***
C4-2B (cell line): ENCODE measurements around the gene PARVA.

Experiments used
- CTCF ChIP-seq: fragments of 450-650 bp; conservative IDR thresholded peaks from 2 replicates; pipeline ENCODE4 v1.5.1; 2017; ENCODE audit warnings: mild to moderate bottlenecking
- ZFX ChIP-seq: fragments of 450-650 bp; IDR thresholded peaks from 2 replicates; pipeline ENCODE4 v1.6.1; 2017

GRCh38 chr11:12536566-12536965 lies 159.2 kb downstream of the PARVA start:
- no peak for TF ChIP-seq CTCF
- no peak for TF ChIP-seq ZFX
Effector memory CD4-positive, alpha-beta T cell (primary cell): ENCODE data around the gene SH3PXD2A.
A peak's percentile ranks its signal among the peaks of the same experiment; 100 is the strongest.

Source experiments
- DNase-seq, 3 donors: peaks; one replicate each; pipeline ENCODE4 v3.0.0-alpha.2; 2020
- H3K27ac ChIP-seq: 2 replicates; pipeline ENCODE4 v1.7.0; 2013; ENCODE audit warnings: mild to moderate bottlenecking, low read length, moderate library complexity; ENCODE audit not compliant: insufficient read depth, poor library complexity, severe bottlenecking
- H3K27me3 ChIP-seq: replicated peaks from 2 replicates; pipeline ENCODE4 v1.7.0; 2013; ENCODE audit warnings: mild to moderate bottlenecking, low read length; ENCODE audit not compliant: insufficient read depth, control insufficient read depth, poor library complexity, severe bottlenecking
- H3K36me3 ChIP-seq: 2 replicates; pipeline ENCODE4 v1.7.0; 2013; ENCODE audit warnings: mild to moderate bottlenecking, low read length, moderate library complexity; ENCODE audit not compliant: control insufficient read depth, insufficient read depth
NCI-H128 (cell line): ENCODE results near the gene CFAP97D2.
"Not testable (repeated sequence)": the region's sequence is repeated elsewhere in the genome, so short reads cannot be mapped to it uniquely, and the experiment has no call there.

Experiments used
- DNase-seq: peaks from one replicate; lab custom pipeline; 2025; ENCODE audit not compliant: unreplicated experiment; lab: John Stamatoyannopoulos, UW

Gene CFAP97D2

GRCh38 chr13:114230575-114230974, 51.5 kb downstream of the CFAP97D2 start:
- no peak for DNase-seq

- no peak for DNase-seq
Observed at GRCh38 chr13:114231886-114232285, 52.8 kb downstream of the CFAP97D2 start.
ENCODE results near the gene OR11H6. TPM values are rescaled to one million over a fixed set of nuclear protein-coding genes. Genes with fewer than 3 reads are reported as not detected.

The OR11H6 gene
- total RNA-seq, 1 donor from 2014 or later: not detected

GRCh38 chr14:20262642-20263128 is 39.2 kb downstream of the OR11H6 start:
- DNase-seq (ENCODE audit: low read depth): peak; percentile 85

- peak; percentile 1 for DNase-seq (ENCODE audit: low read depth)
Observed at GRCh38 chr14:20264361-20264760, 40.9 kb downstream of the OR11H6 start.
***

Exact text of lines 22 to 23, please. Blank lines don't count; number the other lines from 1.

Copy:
- no peak for DNase-seq
Observed at GRCh38 chr13:114231886-114232285, 52.8 kb downstream of the CFAP97D2 start.